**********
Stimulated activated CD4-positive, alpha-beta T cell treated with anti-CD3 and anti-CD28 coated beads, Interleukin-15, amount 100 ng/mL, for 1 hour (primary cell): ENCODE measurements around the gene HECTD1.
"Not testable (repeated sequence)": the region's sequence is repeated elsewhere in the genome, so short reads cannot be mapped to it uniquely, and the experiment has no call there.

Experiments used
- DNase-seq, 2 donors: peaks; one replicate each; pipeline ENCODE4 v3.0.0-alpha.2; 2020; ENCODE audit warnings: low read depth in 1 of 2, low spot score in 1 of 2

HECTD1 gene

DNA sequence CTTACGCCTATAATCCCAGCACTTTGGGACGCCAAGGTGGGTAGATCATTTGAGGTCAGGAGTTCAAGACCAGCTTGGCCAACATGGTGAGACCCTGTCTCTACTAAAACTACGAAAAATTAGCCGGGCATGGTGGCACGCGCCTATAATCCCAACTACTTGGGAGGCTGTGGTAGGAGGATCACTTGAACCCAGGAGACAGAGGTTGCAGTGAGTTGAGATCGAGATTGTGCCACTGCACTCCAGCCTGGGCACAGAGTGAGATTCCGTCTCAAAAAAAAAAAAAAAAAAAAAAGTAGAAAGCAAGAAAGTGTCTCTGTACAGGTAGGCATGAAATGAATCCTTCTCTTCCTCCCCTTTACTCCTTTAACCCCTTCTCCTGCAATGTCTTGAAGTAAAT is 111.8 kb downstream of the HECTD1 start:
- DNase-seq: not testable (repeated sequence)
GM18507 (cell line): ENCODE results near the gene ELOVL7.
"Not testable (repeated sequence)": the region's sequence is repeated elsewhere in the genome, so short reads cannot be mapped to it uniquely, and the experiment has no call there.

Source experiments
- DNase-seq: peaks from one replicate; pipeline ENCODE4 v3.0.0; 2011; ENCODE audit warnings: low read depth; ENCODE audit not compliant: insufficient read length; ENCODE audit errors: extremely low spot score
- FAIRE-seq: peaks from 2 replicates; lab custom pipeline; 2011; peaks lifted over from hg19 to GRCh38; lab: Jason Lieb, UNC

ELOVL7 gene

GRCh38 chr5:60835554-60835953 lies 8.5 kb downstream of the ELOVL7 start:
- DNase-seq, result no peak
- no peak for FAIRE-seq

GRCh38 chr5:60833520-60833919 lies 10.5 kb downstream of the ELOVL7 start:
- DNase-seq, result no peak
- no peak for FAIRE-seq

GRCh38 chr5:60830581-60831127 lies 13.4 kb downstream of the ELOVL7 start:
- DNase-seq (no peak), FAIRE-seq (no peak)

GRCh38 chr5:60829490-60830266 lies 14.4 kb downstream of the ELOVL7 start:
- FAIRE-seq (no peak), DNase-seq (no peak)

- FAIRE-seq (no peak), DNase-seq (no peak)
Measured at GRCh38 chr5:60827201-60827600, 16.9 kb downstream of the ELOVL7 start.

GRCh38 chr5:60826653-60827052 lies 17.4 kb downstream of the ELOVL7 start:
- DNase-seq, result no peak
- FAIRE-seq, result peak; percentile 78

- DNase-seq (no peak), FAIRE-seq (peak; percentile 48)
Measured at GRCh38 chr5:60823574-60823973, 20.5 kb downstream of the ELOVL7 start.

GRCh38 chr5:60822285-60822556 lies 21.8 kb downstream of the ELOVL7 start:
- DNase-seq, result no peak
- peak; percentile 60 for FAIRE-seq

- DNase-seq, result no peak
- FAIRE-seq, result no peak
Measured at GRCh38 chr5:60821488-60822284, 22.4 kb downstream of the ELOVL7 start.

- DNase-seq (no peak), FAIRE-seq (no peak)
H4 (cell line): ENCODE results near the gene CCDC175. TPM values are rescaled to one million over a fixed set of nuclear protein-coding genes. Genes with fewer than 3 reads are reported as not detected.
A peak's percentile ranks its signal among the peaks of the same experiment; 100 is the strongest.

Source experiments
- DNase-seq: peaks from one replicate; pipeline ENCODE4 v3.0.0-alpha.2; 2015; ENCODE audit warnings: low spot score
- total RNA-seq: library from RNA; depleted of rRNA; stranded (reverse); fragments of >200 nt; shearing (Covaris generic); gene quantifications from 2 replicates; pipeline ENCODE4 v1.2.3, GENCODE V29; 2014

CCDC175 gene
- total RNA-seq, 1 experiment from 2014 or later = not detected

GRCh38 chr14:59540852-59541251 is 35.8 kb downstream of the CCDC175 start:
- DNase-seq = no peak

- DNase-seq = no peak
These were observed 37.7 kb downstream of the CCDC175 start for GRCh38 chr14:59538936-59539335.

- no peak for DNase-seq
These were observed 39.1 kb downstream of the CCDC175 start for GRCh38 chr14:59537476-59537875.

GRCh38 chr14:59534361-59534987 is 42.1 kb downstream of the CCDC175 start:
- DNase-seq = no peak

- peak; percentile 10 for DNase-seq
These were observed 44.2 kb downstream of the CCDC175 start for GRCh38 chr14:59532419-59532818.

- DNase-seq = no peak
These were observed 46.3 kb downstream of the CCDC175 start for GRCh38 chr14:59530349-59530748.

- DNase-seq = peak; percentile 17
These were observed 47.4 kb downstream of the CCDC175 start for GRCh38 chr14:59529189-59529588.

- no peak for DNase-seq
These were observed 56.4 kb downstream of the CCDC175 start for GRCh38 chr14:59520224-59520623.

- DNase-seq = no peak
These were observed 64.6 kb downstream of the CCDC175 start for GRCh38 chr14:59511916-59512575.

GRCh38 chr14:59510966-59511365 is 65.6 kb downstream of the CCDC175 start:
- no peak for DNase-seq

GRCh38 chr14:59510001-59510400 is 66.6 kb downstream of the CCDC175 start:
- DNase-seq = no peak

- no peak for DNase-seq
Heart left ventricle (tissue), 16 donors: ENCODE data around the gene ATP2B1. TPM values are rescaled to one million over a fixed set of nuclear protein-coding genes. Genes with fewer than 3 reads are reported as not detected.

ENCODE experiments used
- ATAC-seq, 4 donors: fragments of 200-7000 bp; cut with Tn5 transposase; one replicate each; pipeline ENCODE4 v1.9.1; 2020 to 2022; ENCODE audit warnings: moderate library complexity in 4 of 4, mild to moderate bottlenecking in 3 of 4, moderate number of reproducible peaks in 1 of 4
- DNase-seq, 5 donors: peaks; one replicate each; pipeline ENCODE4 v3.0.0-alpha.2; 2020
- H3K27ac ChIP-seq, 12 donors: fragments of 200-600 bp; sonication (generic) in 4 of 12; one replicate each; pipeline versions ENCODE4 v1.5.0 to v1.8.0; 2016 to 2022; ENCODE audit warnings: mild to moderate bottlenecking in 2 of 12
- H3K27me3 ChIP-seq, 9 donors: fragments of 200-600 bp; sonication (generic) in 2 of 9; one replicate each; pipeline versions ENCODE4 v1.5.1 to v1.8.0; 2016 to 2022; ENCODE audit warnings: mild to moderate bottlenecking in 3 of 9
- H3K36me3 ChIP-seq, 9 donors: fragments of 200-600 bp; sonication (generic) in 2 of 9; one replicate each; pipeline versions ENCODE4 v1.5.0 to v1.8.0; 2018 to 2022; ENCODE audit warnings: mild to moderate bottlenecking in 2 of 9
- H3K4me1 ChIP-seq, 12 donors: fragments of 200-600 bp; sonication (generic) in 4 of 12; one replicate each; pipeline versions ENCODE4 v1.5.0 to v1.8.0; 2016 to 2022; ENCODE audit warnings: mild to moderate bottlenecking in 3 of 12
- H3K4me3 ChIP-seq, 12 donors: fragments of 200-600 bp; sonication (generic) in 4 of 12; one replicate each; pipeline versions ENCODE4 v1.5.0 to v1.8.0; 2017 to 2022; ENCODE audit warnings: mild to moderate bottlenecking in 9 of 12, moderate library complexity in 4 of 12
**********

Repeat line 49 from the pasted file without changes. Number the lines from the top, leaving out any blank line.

- no peak for DNase-seq